This is the mail archive of the
mailing list for the binutils project.
Re: git is live
- From: Fred Cooke <fred dot cooke at gmail dot com>
- To: Peter Bergner <bergner at vnet dot ibm dot com>
- Cc: Tom Tromey <tromey at redhat dot com>, GDB Development <gdb at sourceware dot org>, Binutils Development <binutils at sourceware dot org>, Tulio Magno Quites Machado Filho <tuliom at linux dot ibm dot com>
- Date: Fri, 25 Oct 2013 16:09:42 +0200
- Subject: Re: git is live
- Authentication-results: sourceware.org; auth=none
- References: <877gd5iyaz dot fsf at fleche dot redhat dot com> <1382709091 dot 5918 dot 9 dot camel at otta>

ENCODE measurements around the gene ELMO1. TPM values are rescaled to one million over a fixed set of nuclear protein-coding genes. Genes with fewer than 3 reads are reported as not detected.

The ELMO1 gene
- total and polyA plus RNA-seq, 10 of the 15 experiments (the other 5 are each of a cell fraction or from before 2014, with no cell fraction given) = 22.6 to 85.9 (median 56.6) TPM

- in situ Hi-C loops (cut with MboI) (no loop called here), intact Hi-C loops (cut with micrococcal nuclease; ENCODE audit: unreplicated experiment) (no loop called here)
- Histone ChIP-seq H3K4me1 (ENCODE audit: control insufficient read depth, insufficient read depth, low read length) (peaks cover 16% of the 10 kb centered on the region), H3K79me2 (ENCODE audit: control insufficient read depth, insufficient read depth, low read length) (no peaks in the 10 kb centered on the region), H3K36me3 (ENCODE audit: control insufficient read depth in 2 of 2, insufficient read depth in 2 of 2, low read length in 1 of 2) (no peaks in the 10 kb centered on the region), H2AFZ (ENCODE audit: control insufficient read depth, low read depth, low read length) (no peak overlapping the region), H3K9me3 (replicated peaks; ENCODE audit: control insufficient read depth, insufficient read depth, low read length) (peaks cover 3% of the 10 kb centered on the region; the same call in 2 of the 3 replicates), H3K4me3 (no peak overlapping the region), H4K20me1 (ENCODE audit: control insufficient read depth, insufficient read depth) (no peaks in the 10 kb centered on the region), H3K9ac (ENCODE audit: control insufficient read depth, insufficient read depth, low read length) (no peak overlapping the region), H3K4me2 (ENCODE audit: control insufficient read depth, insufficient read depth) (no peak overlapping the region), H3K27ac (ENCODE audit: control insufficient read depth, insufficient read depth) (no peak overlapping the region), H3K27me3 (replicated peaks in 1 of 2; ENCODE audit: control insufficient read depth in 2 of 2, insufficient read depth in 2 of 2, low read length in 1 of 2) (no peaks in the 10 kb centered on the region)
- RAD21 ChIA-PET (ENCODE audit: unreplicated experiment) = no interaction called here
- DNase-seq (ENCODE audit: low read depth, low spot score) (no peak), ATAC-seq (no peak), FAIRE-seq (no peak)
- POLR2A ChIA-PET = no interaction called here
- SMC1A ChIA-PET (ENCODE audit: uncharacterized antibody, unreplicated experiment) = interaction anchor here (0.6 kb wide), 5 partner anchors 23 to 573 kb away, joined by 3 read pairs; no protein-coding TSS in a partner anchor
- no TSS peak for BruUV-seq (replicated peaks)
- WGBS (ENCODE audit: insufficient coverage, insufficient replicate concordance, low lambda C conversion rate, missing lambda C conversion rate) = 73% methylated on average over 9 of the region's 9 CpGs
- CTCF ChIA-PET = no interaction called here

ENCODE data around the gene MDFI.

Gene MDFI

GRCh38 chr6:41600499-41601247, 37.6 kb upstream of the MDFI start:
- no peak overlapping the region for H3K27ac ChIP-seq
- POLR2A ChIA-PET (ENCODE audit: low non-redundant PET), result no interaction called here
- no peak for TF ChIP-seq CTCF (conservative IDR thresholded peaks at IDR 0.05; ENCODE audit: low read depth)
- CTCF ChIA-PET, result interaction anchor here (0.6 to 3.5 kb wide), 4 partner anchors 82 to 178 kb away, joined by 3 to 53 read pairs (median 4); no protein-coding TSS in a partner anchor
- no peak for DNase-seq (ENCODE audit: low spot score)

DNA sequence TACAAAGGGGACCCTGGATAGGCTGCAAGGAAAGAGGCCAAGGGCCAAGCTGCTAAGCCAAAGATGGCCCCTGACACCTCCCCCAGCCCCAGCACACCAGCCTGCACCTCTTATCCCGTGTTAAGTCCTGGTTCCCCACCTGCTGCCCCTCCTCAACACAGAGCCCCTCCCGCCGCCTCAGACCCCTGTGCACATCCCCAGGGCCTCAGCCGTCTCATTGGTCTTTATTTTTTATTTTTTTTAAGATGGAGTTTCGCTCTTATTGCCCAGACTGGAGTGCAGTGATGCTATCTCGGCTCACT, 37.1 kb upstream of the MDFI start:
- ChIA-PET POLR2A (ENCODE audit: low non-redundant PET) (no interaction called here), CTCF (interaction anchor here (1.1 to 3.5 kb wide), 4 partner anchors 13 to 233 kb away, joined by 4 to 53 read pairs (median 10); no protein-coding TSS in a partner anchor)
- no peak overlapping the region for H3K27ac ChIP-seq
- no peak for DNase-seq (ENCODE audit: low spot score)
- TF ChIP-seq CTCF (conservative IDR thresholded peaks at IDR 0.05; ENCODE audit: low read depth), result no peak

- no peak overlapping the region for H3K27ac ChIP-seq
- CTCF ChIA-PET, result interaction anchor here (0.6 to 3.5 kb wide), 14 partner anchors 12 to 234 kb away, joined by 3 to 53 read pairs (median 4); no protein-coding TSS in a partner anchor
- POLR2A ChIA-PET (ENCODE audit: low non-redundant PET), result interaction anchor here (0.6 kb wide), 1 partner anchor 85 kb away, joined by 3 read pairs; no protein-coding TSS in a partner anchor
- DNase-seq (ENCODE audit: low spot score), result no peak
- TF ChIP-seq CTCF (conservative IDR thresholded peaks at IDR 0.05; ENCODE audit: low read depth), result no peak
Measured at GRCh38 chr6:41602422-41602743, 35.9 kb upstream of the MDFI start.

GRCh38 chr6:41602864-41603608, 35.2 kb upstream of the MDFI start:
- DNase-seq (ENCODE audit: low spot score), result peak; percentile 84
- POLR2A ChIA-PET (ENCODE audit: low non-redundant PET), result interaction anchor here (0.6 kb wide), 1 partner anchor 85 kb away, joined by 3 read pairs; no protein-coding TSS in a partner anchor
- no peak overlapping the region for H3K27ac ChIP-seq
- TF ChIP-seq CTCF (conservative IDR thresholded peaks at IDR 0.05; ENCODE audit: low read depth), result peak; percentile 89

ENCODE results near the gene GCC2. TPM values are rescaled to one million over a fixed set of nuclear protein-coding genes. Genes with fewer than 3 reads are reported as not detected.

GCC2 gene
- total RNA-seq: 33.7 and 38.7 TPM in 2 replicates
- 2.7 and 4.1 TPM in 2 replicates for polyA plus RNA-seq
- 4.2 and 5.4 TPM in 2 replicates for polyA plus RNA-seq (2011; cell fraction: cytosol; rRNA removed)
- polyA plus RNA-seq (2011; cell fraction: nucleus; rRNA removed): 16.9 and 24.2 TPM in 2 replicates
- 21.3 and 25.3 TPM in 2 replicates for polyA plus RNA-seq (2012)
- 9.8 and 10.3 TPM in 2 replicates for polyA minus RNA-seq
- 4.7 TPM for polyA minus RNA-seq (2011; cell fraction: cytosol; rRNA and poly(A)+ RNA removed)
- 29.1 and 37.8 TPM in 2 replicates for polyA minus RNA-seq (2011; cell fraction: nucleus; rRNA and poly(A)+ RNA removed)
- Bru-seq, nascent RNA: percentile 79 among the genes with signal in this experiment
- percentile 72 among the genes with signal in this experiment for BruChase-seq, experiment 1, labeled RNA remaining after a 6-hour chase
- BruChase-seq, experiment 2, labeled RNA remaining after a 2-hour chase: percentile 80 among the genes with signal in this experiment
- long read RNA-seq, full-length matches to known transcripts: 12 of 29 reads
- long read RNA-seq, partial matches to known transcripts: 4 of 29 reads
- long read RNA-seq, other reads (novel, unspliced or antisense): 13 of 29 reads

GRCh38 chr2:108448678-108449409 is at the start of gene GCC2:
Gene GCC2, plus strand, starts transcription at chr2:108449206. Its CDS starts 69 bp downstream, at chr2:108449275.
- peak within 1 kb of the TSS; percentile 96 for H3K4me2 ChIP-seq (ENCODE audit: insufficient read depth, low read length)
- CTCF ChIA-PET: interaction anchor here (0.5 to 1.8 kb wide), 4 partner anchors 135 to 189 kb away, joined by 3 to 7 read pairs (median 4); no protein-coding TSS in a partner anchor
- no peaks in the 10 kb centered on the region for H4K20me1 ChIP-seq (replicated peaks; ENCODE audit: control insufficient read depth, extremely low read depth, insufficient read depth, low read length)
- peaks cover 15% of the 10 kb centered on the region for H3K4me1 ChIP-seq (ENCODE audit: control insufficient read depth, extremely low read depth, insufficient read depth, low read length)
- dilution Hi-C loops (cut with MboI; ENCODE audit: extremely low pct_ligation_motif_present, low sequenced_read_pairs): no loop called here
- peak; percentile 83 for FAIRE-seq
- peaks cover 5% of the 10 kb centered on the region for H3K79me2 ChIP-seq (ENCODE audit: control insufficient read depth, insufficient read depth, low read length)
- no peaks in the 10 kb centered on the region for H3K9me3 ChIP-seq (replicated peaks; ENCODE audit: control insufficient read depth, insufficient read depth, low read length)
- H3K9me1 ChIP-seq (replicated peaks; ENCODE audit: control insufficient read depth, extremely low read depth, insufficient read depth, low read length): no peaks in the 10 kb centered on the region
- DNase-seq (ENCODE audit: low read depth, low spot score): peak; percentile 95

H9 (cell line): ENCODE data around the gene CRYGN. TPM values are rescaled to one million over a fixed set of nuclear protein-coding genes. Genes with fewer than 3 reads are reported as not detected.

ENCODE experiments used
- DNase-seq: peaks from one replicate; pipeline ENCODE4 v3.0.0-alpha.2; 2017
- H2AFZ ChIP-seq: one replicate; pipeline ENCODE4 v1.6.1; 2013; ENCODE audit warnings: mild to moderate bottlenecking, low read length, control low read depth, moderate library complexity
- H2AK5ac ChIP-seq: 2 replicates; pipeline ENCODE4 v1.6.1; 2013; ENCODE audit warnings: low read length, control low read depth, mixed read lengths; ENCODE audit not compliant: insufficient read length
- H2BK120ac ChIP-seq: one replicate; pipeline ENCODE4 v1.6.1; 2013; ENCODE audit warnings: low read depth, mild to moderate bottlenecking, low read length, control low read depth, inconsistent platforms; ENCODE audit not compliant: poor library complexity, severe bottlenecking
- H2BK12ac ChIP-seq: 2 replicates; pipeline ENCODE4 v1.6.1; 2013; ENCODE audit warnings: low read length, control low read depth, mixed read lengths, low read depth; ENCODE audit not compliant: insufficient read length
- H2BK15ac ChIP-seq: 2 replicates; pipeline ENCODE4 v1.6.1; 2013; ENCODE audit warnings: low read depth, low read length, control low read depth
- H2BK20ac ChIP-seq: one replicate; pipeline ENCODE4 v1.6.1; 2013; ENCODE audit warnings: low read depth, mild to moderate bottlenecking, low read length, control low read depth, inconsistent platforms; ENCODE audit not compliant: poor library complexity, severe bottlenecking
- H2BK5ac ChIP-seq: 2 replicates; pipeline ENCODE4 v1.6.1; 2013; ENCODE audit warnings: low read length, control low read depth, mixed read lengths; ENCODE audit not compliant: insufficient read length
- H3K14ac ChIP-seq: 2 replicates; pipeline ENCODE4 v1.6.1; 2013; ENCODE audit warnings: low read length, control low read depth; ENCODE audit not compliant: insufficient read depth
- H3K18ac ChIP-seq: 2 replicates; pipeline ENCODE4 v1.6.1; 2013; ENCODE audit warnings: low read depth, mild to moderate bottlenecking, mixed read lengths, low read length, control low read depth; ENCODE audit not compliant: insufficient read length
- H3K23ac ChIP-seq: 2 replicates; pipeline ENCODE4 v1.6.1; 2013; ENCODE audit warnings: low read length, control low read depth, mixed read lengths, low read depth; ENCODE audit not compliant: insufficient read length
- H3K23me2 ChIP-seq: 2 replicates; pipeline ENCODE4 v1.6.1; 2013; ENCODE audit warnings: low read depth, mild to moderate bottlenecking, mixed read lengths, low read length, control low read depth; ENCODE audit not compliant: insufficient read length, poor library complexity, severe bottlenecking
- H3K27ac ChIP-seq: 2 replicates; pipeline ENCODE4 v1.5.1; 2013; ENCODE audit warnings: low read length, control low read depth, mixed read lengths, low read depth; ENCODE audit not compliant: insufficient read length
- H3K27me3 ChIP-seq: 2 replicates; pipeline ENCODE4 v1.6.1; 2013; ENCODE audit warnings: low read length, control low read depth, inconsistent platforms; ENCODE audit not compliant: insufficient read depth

What drives the desire for that, though? With git you can publish your
own branches as you see fit, and link them to who ever is relevant.
Adding a lot of branches to the central repository is just a form of
clutter, even if it is otherwise harmless. There's no real reason to,
unlike with CVS/SVN where that was the ONLY way. With Git it makes
absolute sense to keep these separate but share history, on some other
host. This way the official repository contains just that, official
code, and branches, ie, a "trunk" of some sort, and release/bug fix
branches, and tags thereof. Nothing more. Of course, my opinion is
worth what you paid for it, and isn't important. :-)
On Fri, Oct 25, 2013 at 3:51 PM, Peter Bergner <firstname.lastname@example.org> wrote:
> On Tue, 2013-10-22 at 01:01 -0600, Tom Tromey wrote:
>> The URLs:
> Ok, it's probably getting old, but I'll add my thanks
> for switching us over. Now to my question...
> >From a policy standpoint, are we going to allow vendor branches
> in the git repo like glibc does? I'm hoping the answer is yes. :)
> We didn't allow it before due to it seems CVS issues, but with git,
> it should now be easy.